Thursday, May 06, 2004

Americans have lost the capacity to defend their own economic interests.
many companies, including E-Loan and about half the Fortune 500, continue to move parts of their operations to low-cost areas around the world. Although public opinion polls show Americans are worried about this outsourcing of jobs, few people appear willing to back that up if it means spending more money or more time.

Even those who have lost jobs sometimes express more resignation than outrage. The lack of widespread passion on the subject, some say, helps explain why dozens of measures in Congress and state legislatures for limiting outsourcing have failed to gain much traction. . . .

"It was shocking to find a Democratic-controlled House in the liberal state of Washington could not pass a significant piece of legislation dealing with the offshore-outsourcing issue," said Marcus Courtney, president of the Washington Alliance of Technology Workers.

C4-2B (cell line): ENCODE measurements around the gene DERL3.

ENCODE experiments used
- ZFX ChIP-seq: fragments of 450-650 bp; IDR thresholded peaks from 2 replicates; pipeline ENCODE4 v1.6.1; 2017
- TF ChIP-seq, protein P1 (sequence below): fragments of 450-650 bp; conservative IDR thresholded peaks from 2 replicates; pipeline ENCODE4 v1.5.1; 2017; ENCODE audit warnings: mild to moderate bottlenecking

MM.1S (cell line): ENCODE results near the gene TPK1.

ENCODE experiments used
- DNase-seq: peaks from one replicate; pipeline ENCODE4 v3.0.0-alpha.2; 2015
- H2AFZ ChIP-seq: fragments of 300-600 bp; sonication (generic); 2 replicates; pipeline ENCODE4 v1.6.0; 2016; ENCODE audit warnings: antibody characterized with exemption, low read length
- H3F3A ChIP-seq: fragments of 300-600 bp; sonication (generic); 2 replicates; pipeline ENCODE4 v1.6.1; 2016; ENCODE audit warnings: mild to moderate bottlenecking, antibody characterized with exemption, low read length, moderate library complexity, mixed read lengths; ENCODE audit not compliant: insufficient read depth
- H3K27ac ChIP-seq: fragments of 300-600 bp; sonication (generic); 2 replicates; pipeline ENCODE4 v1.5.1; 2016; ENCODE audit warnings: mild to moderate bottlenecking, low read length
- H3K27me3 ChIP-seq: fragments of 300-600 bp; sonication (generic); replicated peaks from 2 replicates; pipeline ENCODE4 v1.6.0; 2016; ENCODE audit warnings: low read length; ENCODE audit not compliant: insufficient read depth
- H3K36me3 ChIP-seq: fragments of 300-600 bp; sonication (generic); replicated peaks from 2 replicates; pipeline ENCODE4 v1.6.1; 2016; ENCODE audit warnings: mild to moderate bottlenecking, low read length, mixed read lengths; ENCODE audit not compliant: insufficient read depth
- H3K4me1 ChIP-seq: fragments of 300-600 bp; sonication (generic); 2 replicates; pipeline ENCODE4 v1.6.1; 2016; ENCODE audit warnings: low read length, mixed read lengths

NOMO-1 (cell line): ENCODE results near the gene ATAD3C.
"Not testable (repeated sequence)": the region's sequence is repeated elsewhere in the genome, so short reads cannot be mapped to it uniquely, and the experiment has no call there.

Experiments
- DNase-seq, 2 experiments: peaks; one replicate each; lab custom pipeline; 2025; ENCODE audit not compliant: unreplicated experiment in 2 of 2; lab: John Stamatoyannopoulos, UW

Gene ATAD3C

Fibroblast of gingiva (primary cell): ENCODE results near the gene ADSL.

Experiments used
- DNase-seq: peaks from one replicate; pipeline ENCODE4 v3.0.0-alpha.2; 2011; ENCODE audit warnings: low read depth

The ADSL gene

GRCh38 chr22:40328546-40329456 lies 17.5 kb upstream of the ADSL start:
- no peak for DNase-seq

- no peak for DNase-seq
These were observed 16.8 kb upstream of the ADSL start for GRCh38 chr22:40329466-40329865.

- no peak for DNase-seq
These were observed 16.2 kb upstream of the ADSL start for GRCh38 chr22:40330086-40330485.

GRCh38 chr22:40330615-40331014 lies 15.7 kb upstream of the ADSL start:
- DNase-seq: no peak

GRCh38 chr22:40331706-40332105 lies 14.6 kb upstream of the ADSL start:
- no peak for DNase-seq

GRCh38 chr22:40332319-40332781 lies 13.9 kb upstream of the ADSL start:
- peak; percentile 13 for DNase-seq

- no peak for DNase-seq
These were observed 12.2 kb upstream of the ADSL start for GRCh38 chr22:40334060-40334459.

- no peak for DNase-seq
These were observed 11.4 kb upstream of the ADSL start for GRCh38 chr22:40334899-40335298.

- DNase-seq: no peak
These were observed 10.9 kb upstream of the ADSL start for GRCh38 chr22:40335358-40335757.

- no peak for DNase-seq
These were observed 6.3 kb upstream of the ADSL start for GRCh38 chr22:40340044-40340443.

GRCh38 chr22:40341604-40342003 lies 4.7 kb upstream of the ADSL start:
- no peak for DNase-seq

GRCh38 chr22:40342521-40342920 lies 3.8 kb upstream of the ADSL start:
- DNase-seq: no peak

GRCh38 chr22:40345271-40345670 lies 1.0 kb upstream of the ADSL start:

Much of this is due to the shift in self-identity from producer to consumer. A job is simply an 8- or 9- or 10-hour-a-day penance you pay to live it up on the weekend and have lots of cheap stuff from Wal-Mart piling up on your yard or porch. People are losing the ability to see that driving producers to the wall in order to get the low low price means eventually driving yourself to the wall as well. Real wages in the US are still below where they were in 1973! But even after being driven to the wall, Americans are more likely to see a layoff as a force of nature to be endured rather than a political-economic decision to be fought.

From 1947 to 1956 more than 1 million Americans were out on strike annually, demonstrating the power of their unions and winning concessions from capital and the state. Between 1947 and 1979 more than 1 million Americans were out on strike in 26 of those 33 years. Since 1979, guess how many years over 1 million Americans have struck? Zero. Incredible. In 2000 and 2001 there were under 100,000 Americans on strike annually, less than 10% of the level of the 1940s and 1950s.

When it comes to 1970s movies, Americans need to stop taking their cues from "Deliverance" and look to "Network" instead.


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